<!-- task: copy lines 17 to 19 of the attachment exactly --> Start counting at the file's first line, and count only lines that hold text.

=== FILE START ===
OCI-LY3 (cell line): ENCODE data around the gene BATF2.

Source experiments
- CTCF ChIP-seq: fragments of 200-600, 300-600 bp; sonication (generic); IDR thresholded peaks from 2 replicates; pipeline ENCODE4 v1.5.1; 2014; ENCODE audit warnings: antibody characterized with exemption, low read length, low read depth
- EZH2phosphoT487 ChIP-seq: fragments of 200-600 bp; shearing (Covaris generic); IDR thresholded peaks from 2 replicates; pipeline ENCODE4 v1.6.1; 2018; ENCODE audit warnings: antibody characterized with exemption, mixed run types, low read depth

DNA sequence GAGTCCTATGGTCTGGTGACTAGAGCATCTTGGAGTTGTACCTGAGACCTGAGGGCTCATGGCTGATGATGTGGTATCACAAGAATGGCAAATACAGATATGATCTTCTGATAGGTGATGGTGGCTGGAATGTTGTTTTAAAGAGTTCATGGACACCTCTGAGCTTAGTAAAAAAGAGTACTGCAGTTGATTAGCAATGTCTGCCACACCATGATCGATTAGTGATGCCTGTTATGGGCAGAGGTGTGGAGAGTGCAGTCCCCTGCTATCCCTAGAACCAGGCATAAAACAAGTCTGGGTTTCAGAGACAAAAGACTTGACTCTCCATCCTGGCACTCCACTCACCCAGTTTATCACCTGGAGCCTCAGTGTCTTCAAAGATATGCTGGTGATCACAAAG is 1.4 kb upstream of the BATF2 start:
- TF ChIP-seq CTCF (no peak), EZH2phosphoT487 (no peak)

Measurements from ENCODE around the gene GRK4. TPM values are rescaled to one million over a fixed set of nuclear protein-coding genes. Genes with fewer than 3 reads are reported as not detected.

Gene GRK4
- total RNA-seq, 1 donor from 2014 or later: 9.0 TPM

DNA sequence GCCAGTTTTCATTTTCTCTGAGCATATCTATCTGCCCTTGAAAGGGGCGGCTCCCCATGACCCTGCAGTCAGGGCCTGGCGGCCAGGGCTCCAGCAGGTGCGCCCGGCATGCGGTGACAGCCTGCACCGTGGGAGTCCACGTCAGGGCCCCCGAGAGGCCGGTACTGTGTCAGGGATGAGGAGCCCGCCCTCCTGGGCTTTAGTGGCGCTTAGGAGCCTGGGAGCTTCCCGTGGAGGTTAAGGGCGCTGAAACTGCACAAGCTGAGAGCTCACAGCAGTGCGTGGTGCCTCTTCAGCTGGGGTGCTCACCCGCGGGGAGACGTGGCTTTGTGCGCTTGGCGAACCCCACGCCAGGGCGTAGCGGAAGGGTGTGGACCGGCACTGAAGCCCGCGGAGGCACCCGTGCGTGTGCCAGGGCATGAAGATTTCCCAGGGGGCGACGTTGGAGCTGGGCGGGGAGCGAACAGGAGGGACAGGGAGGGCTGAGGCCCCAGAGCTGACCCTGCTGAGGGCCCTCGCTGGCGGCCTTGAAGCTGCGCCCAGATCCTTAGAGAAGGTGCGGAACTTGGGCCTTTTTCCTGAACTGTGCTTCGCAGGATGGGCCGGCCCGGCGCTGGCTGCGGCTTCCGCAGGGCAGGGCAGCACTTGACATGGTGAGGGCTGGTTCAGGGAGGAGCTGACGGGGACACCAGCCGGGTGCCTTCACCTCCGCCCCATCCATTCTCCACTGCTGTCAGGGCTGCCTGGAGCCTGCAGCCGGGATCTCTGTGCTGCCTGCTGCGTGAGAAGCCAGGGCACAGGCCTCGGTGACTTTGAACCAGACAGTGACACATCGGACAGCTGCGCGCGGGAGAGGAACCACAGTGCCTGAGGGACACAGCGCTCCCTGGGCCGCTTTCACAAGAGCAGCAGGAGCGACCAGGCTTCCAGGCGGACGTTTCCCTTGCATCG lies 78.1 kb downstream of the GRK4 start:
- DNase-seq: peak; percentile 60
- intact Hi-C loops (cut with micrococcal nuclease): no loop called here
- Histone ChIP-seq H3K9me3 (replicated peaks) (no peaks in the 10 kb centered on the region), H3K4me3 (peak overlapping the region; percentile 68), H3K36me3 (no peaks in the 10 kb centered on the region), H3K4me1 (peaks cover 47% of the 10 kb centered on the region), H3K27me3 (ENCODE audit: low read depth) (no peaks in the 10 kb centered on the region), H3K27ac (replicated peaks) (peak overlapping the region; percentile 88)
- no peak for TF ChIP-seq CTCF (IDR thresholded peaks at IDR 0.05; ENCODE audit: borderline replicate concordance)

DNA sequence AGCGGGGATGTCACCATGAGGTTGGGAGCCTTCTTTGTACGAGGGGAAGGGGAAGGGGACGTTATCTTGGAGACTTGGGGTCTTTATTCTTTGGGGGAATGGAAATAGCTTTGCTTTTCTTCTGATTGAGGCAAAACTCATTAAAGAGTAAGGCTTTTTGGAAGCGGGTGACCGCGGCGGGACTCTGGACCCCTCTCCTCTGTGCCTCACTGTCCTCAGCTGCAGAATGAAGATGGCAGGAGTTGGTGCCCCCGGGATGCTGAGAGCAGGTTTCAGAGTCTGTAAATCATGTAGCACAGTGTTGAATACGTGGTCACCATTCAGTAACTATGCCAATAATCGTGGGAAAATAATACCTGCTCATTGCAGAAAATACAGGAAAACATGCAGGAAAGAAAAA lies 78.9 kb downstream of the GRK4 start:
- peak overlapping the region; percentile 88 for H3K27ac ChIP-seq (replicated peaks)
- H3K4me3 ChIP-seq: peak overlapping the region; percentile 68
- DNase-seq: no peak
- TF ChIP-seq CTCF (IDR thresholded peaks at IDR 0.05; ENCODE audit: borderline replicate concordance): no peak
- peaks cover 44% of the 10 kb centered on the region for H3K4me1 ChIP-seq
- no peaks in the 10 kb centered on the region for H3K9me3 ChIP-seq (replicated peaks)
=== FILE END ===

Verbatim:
- H3K4me3 ChIP-seq: peak overlapping the region; percentile 68
- DNase-seq: no peak
- TF ChIP-seq CTCF (IDR thresholded peaks at IDR 0.05; ENCODE audit: borderline replicate concordance): no peak